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LASG working to transform transportation system — Dr. Mobereola



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The Commissioner of Transportation in Lagos State, Dr. Dayo Mobereola said the State Government is conscientiously working to transforme the transportation system in Lagos through the implementation of the multimodal transport plan.

Dr. Mobereola disclosed this during a courtesy visit to his office at Alausa by motoring journalists on Wednesday.

“We have a vision and the vision is to transform transportation in Lagos State. We are trying to get the people to support our vision and I want to use this platform to say that we need to collaborate, as the job is now bigger for all of us. We need to pass information to the people to make them understand that everyone is involved in making transportation easier for all of us,” the commissioner said.

“We are coming up with better buses, rail and water transport so that people can leave their cars at home to make use of public transport. But of course, we are cognizant of the fact that transport infrastructure are capital intensive and we know the situation of the economy today- there are other areas- education, health and others, but we are trying to make transport a better and stronger case because movement of people in a mega city such as Lagos is very important.”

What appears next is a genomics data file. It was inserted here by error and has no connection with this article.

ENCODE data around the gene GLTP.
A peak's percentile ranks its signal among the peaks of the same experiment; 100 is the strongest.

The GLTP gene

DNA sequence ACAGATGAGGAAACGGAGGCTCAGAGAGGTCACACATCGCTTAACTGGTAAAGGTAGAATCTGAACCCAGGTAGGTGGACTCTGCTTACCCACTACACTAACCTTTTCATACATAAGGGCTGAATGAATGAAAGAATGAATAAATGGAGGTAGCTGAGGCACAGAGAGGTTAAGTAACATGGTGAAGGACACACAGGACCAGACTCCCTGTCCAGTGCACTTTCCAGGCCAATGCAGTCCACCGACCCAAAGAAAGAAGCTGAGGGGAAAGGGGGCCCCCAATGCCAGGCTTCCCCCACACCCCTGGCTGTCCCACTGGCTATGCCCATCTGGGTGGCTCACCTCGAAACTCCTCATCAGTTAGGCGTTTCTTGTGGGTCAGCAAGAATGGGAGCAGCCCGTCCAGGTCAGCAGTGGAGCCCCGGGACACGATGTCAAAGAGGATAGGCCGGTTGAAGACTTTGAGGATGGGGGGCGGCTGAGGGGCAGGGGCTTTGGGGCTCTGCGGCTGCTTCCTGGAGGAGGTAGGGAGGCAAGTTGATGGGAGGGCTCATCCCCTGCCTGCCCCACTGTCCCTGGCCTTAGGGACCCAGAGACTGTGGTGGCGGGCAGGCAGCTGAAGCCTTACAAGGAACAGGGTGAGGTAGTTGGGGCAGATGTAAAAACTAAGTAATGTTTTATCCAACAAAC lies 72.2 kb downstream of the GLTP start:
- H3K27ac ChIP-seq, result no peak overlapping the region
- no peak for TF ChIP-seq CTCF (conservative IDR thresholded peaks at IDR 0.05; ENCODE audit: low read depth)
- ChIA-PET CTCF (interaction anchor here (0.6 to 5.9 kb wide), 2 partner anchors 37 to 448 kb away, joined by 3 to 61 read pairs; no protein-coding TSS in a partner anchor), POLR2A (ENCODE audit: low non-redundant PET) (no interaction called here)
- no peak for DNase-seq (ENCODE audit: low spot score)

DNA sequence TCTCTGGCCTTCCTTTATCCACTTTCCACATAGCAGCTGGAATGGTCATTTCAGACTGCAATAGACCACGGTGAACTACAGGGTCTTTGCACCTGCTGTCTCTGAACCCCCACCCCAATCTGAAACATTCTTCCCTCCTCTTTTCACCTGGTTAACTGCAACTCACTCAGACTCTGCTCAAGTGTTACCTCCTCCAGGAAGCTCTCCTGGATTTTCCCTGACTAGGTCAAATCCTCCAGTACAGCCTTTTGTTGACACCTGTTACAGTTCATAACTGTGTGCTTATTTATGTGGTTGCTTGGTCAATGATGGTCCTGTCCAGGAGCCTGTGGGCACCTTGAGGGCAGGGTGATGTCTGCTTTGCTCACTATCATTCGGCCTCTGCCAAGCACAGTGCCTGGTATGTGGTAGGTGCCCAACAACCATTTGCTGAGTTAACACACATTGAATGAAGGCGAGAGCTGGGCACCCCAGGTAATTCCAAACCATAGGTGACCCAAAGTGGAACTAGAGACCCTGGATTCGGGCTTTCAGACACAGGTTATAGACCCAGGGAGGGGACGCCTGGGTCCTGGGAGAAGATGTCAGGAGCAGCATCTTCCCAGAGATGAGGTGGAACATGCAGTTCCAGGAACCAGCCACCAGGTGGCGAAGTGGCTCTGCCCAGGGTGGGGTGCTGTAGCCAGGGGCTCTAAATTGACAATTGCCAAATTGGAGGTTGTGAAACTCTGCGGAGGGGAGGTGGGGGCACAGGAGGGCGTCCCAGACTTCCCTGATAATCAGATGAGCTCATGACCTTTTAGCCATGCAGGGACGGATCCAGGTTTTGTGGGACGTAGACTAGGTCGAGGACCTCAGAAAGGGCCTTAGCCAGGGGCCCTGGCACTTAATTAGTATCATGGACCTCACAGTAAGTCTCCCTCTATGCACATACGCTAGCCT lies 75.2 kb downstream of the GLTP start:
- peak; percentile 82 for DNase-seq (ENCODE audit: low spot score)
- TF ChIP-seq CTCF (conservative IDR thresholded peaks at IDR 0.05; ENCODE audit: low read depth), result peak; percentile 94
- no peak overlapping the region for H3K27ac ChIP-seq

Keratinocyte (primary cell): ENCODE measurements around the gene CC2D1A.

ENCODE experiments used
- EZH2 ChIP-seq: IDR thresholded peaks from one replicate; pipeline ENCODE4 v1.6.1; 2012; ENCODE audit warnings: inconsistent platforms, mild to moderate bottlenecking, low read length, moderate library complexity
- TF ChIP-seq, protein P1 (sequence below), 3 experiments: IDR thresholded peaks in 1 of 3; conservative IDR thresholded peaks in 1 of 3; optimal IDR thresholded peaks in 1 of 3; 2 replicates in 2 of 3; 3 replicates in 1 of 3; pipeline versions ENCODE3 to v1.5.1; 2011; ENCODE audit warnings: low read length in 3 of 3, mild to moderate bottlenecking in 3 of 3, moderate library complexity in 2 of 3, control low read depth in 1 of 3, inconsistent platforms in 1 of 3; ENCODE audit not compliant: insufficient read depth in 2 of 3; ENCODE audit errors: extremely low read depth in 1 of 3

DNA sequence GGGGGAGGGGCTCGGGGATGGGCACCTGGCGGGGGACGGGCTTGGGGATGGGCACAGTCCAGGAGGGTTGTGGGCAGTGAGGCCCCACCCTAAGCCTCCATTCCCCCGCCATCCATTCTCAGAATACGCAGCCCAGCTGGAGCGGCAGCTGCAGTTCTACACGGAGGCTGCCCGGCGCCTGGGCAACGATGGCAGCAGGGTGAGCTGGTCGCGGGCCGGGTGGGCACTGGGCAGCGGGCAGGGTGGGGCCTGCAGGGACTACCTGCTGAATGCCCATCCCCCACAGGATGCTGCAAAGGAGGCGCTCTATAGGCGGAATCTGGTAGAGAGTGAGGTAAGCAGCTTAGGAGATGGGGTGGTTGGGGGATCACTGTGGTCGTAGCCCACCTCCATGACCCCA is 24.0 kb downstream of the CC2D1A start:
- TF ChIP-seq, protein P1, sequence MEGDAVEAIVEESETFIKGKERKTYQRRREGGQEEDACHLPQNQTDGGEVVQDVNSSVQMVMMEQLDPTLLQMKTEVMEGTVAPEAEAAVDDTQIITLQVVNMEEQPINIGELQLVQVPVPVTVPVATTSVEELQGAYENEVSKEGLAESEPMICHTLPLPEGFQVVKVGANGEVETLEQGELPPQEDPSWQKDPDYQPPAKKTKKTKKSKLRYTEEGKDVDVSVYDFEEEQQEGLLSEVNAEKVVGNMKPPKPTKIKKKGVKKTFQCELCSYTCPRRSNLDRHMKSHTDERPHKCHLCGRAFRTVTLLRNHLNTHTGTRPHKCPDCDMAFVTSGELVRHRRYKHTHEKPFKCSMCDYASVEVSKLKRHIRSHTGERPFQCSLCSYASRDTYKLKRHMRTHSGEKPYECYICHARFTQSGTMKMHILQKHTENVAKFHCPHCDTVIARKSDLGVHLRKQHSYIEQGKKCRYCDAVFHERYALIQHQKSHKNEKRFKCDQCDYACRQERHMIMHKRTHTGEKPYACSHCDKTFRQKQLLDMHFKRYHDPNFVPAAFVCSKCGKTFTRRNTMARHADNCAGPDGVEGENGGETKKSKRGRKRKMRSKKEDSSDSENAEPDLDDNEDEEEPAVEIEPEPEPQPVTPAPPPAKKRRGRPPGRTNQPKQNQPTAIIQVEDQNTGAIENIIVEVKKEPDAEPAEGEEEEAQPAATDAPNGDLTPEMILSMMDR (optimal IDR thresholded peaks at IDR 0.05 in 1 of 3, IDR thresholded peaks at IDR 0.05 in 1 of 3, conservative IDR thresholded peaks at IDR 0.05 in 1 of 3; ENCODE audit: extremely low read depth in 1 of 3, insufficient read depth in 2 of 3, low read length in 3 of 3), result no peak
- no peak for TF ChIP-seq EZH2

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He said the State Government is working very hard on its 30-year transport master plan. According to him, the plan include 450 bus network, railway, 24 water transport routes, all linked together in a way that they are easily accessible to residents in various places where they live.

Speaking on the BRT scheme, Dr. Mobereola said the total number of air conditioned BRT buses plying Lagos road is now four hundred and thirty, with plans to acquire more buses before the end of the year.

He said the state government has directed that all public buses become air-conditioned to attract more Lagosian to the public transport grid.

The commissioner explained that having learnt from past experiences, anybody that gets the BRT contract must have adequate spare parts in stock, as well as have the original equipment manufacturer (OEM) engineer on ground to ensure timely maintenance and avoid system breakdown.

“We encourage the contractors to use vehicles that are already in Nigeria, but if they are bringing in new brands that are not in the country, they must come with the spare-parts and the automakers must be on ground,” he said.